PRETORIA, SOUTH AFRICA - JUNE 23: (L-R) Jozy Altidore, Stuart Holden, Landon Donovan and Tim Howard of the United States celebrate with team mates, the victory that sends the USA through to the second round in the 2010 FIFA World Cup South Africa Group C match between USA and Algeria at the Loftus Versfeld Stadium on June 23, 2010 in Tshwane/Pretoria, South Africa. (Photo by Kevork Djansezian/Getty Images)

World Cup 2022 Awarded To Qatar, 2018 To Russia

In a stunning development, Russia (2018) and Qatar (2022) win bids.

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World Cup 2022 To Qatar: Atlanta Will Still Get Big-Time Soccer Soon

As previously fretted about here, Qatar’s bundle-stackin’ status helped power the tiny, sports-free country to its first World Cup bid. The United States reached the final round of voting, but three of five Korea voters jumped to Qatar’s side instead of climbing aboard the Red, White, and Blue, at which point the tie would be broken by BCS standings, just like the Big 12 South.

An analogy? Qatar: Auburn Tigers. The United States: Mississippi State. By that I mean Qatar won, of course, and the U.S. lost. Would never imply Qatar is as dirty as Auburn. In fact, the internet is happy to tell you Qatar is the least corrupt Middle Eastern nation, which is something like being the [insert any joke about anything in the world].

So no international championship soccer at a new stadium near the World Congress Center or The Stryper in Kennesaw. This is a bummer, but Major League Soccer will still make its way to Atlanta in the next decade. With another eight to twelve or whatever years to grow the game domestically, the States should get to host another World Cup relatively soon, and Atlanta’s hub status in a growing region will make it an even likelier host city when we do land the Cup. Even though I’ll be freaking 45 in 2026.


World Cup To Atlanta Would Help Atlanta Falcons Get A New Stadium

If the 2022 World Cup is awarded to the United States, and Atlanta is selected to be one of 12 host cities, Arthur Blank will be a very happy man. The city has plenty of places for World Cup teams to practice, but no regulation soccer field up to FIFA’s certifications and large enough for a World Cup audience. Unless if we want the world to pile into that glorious Wiz Khalifa structure out by Town Center Mall.

I’d thought the Georgia Dome would be suitable, but it’s apparently too narrow. It’s wide enough for Matt Ryan to hit Michael Jenkins on an out to beat the Chicago Bears, but Qatar doesn’t care about the Chicago Bears.

It’s no secret the Atlanta Falcons want a new stadium — and don’t want to just add a retractable roof to the Dome, which would cost about as much as a whole new facility anyway. If Blank and company can point out that a new stadium could house both the World Cup and Atlanta’s eventual MLS team, they might be able to talk the city into building yet another pro sports stadium.


World Cup 2022 Bids: The United States Odds Of Landing The Cup Are Slipping

Yesterday evening, the United States was the betting individual’s favorite to earn World Cup 2022 host duties after a presentation that included Bill Clinton, Morgan Freeman, and Landon Donovan. But by this morning, Qatar had become the favorite and Australia moved into a second-place tie.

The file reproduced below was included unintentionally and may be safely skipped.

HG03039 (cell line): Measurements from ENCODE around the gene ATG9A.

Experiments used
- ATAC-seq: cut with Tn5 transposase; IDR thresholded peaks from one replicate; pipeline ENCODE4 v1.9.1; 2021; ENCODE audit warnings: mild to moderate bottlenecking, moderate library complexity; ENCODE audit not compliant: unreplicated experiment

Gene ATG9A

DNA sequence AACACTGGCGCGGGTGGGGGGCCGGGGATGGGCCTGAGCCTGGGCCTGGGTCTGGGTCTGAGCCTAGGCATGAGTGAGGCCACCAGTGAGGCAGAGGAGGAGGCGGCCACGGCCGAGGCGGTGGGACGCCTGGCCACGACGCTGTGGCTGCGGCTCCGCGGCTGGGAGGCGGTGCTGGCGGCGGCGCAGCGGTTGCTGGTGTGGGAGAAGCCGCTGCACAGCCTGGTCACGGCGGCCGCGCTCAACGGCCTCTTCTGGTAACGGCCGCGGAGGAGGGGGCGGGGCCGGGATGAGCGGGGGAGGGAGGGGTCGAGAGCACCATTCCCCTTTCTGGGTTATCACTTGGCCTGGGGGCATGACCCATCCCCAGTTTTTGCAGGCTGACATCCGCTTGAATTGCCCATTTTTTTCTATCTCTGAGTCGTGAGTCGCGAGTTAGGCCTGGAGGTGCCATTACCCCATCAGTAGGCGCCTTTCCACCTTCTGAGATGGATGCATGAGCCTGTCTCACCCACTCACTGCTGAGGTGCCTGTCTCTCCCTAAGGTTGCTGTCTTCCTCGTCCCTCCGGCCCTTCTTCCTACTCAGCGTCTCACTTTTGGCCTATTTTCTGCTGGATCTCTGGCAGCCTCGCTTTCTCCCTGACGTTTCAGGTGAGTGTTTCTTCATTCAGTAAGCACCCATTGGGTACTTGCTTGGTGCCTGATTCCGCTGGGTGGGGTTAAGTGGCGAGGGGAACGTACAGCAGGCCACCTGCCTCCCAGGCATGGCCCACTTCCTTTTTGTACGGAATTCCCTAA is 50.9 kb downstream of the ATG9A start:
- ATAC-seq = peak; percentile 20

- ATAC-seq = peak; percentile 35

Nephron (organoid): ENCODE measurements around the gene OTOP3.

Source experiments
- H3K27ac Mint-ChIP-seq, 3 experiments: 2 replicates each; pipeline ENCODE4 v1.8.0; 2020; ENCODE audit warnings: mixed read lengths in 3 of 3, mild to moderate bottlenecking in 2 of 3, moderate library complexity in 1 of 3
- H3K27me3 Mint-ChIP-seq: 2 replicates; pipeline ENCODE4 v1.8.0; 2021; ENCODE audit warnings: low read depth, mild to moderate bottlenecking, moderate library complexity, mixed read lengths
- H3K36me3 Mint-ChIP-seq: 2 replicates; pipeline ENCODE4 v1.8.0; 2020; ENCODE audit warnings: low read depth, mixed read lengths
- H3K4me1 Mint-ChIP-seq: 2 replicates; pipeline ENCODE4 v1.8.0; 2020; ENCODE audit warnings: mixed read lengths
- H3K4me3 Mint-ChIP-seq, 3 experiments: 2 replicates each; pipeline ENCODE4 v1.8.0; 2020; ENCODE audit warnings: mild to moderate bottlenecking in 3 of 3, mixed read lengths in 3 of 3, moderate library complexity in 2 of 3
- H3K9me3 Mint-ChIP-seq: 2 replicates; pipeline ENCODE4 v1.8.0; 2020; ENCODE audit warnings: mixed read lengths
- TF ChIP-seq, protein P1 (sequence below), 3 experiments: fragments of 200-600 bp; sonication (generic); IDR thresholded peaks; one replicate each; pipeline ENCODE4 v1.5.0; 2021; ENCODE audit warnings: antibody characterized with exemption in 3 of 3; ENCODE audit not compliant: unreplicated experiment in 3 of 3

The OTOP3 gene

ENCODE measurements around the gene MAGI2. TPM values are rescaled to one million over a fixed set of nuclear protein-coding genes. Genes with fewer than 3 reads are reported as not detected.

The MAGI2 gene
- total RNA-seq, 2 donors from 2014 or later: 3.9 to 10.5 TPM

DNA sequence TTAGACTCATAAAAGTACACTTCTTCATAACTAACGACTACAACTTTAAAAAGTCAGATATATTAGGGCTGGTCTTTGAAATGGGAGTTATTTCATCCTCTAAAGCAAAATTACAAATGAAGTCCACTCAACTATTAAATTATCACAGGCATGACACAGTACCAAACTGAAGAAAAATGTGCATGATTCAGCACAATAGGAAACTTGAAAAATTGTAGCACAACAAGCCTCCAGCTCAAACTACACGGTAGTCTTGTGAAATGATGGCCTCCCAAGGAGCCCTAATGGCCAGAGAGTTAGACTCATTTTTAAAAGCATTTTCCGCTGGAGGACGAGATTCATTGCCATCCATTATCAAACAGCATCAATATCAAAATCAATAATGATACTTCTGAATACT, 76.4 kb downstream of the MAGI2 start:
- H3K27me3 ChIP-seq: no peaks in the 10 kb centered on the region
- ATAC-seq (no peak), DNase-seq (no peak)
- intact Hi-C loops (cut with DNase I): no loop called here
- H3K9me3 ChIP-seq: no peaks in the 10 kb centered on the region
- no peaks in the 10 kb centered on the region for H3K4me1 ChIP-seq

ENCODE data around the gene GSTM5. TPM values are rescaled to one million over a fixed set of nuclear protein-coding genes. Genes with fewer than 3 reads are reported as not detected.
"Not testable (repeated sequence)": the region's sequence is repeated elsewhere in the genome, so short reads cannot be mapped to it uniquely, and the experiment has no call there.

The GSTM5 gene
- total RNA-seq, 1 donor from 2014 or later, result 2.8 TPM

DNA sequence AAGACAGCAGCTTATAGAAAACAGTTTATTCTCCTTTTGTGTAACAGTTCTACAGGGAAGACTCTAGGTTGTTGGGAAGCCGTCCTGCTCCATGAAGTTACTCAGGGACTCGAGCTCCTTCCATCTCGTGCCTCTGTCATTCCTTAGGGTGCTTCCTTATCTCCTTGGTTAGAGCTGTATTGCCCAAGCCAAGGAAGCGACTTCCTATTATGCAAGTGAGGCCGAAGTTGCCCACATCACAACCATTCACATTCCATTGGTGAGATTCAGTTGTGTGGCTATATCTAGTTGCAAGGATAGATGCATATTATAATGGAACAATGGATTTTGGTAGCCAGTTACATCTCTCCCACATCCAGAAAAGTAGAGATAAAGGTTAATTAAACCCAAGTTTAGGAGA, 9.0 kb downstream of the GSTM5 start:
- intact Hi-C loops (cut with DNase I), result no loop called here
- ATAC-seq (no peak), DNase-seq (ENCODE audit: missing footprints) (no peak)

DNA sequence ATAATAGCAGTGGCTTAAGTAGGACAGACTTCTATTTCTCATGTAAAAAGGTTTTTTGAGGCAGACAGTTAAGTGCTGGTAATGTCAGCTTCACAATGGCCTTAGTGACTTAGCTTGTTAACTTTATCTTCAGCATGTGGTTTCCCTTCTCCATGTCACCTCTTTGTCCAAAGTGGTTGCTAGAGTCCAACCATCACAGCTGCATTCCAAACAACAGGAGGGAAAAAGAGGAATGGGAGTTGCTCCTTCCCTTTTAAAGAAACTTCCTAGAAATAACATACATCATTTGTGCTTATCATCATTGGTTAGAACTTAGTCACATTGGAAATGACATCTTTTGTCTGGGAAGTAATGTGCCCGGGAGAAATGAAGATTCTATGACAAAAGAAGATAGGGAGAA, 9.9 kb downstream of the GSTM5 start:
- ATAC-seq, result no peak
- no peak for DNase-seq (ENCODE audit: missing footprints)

The good news, for those of us who want the World Cup as opposed to those of us who are already upset about the Georgia Dome monster truck events the Cup would displace, is that either way the U.S. is one of three favorites. Japan and South Korea are listed at pointlessly long odds, 33/1 and 40/1 respectively. Only a total Japan or South Korea homer would take those bets.

The decision is scheduled to be announced at 11 a.m. The 2018 Cup will be awarded at 10 a.m., with England the frontrunner over Russia and Spain/Portugal and the Netherlands/Belgium bringing up the rear.


2022 World Cup: Atlanta Among 18 United States Bid Cities

The 2022 FIFA World Cup is up for grabs, with five nations in the running: Australia, Japan, Qatar, South Korea, and the United States. Atlanta is one of the 18 American cities included in the final U.S. bid. Games would be played in the Georgia Dome, which ain't really got a whole lot planned for June 2022 anyway, unless if the 24-game NFL season spreads from May to March by then.

Each finalist country has a mark in its CONS column: Australia's pro sports leagues have refused to give up their stadiums without eight- or nine-figure compensation, the Japan Football Association took the country's failure to get the 2016 Olympics as a bad sign, South Korea doesn't have an 80,000-seat stadium yet, the States just held the 1994 Cup, and Qatar has been accused of collusion with Spain, meaning Qatar might be actual CONS.

Atlanta's soccer history goes back longer than you'd think. In 1968 we hosted the first-ever meeting between an American pro team and an English Premier League team, as your Atlanta Chiefs took down Manchester City somehow.

What are our chances at actually pulling this off? UM, MORGAN FREEMAN VOICEOVER MONTAGE AIN'T FAILED US YET:

Three Asian countries in the final five is a bad sign for Uncle Sam's chances, as it seems to signal an intent to go east, but I have five words for you, daughters and sons of Earth: World Cup final in JerryWorld. You've been convinced. Let's get to it.

You can go here to sign Atlanta's petition, which has the second-most signees of any U.S. city behind Houston. That's likely due to an amusing error that lists most cities as having "NaN" supporters, calling to mind this NSFW Trick Daddy song. I thought maybe the widget just isn't set to handle showing six digits worth of supporters, but it shows NaN for Tampa, so obviously that's not the case.

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